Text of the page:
This, to me, is a clear case of the inmates being allowed to run the asylum. You just can’t do that. There’s gotta be some sort of structure there. Unfortunately, the structure wasn’t there in Atlanta, and it still doesn’t exist today in Winnipeg.

Posted by Alan from Atlanta on 02/06/15 at 04:00 AM ET

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Ha!! Kane is now the victim? Why because of “old school” tactics? Well the “new school” tactics of sitting him down in a “professional” manner and telling him his behavior is unacceptable obviously didn’t work. Kane has been a cancer since day 1 and his teammates finally had enough. I think Big Buff should be applauded because he finally got the message delivered to management and to Kane that the team is better off without him. Evander is better off missing the rest of the season by getting the surgery needed for his shoulder, letting things die down, and buying Chevaldayoff time to find a new home for him. I think a new team with a fresh start could do Kane a lot of good just like it did Seguin.

PS Please take into account my opinion might be bias from the standpoint that I have both Kane and Byfuglien on my fantasy hockey team.

Posted by crank1919 on 02/06/15 at 05:25 AM ET

Hootinani's avatar

Childishness on both sides, but Kane needs to man up a bit.  If that’s all it takes to unerve him enough to quit on his team, he’s not long for this league.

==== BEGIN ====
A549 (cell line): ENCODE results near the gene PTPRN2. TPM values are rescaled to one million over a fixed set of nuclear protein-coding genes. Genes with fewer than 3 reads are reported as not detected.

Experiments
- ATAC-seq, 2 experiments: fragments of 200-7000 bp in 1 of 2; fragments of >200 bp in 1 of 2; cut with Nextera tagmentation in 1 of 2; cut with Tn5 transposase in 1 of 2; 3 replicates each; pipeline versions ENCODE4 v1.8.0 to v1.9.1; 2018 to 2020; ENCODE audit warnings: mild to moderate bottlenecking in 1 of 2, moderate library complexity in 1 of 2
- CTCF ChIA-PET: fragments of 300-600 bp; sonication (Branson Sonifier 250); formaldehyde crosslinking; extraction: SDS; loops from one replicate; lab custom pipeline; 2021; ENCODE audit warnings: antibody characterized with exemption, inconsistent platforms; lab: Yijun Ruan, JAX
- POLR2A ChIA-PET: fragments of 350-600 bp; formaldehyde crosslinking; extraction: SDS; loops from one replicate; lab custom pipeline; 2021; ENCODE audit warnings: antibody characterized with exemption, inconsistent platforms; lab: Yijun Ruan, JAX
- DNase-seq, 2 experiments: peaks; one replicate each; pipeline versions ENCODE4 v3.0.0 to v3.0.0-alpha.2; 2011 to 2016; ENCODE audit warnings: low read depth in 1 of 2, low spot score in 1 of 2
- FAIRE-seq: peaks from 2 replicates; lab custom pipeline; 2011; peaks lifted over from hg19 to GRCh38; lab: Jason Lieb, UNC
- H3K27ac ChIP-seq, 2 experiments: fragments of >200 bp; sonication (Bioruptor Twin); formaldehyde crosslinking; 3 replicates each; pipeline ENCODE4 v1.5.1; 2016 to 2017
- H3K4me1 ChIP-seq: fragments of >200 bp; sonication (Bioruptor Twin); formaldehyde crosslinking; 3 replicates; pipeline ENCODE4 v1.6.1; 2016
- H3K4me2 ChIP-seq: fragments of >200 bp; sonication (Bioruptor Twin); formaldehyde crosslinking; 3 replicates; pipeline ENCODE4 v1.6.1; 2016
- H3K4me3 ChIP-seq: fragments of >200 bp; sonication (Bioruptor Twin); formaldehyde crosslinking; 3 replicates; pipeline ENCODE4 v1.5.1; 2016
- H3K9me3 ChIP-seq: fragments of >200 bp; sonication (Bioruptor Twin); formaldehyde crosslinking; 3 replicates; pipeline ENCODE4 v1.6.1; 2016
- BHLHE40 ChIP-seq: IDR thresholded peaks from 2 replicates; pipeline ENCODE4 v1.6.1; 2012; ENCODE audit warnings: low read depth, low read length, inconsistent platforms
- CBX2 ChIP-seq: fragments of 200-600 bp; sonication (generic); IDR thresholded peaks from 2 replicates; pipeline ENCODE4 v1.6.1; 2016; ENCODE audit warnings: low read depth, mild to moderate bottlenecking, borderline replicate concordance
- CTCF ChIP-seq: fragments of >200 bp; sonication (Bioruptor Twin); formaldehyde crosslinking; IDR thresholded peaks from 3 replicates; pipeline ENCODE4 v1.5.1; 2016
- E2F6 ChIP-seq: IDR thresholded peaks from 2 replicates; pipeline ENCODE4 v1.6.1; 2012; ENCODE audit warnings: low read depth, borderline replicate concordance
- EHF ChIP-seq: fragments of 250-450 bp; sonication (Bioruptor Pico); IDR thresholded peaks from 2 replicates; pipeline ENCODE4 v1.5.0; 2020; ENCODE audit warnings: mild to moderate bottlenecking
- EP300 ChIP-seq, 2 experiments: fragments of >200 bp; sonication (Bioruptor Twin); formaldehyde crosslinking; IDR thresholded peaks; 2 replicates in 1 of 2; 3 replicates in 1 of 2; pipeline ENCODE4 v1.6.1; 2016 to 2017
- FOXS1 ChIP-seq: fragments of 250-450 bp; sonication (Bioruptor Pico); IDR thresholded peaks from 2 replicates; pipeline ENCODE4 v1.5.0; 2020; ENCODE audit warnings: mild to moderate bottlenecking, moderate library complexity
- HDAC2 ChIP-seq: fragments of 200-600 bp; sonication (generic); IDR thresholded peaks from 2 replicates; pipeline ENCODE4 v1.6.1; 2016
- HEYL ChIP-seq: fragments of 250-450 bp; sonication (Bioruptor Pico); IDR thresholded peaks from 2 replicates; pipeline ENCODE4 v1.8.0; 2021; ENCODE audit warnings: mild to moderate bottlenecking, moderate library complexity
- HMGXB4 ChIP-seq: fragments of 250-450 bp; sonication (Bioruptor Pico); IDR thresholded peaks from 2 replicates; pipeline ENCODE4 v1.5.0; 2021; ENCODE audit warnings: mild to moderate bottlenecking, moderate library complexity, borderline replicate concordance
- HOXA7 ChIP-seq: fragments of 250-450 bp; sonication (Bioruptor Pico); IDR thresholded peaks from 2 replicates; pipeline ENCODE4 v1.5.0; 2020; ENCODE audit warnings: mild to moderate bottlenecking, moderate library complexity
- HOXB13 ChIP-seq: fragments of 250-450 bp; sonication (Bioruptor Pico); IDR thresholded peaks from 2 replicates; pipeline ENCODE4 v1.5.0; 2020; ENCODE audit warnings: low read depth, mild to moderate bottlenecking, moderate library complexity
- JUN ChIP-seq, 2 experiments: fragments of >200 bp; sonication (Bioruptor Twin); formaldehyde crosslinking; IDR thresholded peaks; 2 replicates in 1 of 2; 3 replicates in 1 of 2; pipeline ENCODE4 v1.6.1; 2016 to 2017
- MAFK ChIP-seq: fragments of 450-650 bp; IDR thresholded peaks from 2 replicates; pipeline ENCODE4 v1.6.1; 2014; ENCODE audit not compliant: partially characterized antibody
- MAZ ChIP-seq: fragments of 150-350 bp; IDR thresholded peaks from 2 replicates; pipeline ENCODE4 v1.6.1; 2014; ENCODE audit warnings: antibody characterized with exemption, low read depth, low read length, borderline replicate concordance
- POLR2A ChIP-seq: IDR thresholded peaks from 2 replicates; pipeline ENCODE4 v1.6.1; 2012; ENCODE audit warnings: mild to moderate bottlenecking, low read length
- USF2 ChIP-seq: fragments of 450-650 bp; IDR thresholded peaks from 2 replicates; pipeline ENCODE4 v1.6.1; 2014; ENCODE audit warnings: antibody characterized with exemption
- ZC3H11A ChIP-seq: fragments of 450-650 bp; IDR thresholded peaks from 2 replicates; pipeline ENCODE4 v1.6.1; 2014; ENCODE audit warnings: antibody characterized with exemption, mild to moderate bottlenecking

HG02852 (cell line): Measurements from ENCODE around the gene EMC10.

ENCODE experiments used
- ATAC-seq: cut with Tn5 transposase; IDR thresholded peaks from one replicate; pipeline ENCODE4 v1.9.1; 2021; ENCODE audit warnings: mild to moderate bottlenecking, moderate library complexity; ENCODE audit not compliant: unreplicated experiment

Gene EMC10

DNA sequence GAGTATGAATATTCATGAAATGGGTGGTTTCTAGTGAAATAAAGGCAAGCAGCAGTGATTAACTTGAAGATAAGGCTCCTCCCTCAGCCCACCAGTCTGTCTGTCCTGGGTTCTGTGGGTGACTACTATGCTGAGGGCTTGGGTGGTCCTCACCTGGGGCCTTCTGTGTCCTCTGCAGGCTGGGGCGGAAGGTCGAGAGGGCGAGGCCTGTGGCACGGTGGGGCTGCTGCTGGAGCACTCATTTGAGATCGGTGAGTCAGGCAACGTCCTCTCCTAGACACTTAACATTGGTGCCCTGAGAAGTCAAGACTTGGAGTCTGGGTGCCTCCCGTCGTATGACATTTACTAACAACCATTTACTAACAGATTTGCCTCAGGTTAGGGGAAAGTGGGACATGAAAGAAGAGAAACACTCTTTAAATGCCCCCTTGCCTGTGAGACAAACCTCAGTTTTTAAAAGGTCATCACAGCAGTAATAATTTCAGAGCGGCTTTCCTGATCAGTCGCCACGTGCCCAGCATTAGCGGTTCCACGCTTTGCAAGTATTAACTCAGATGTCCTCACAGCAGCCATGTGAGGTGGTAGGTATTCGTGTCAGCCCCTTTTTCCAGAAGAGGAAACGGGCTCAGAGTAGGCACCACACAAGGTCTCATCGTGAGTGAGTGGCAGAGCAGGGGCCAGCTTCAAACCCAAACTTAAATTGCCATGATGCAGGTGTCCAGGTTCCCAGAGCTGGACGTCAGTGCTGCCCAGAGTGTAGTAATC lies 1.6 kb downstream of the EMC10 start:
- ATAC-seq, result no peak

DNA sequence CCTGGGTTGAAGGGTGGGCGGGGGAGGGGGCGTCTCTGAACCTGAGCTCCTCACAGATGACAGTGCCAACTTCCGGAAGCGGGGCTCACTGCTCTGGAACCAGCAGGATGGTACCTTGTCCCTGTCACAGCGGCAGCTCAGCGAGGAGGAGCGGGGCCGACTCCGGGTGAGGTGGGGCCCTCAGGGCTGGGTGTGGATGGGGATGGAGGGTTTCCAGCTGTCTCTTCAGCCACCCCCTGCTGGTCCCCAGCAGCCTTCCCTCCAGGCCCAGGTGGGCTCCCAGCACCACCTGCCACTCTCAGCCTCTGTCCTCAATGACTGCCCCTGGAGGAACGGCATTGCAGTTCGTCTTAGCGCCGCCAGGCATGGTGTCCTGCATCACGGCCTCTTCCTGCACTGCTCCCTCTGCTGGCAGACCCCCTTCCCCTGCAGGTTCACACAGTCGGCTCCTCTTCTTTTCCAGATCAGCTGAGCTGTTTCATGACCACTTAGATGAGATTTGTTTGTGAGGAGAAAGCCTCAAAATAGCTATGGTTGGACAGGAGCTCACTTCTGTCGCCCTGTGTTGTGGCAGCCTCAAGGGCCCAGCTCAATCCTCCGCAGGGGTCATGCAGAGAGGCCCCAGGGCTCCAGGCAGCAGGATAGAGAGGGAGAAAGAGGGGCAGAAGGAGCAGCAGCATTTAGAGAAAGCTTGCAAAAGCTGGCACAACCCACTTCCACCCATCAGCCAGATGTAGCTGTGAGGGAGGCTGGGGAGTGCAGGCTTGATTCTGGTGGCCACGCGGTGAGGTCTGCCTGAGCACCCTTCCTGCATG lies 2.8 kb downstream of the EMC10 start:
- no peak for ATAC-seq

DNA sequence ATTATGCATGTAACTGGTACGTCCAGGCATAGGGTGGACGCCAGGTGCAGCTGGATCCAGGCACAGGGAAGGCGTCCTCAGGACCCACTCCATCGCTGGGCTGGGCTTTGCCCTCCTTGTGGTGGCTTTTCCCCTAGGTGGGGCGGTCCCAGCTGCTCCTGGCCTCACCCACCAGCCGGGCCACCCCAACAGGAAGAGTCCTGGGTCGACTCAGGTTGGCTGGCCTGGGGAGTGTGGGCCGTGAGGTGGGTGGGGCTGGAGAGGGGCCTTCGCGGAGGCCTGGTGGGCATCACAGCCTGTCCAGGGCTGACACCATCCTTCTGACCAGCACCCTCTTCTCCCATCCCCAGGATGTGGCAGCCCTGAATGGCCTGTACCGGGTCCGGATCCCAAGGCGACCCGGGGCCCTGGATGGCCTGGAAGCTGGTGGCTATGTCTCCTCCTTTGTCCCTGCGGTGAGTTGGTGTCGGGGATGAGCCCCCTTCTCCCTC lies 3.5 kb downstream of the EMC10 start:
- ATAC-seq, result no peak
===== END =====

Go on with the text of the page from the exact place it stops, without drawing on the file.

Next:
Posted by Hootinani on 02/06/15 at 09:18 AM ET

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I love the old school. Its sad to see the pussification of the world rewards people that play the victim card. If I f’d up like Kane did is prefer to play in wet pads for a day than miss a game or get fined. Bufy was right on the money and it’s sad to see people get all butthurt about it.

Posted by SlimChance on 02/06/15 at 09:41 AM ET

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Kane needs to man up a bit.

I know, right?  Can you believe he had the gall to wear comfortable clothes to a team meeting?

Bufy was right on the money and it’s sad to see people get all butthurt about it.

It’s sad to see people support childishness like that.

Posted by Garth on 02/06/15 at 10:32 AM ET

phillyd's avatar

I can’t believe this, but I’m going to agree with Garth for once. I don’t care what someone did, tossing the clothes they wore to a team meeting into a shower or tub making them soak is unacceptable anywhere. When it boils down to it, it’s still a business producing a product. Would it be acceptable for this to occur in any of your places of work? Heck no. So why is it always acceptable when it’s done in the “locker room”. It’s borderline hazing and/or bullying is what it really is.

Posted by phillyd from Southern New Jersey on 02/06/15 at 10:46 AM ET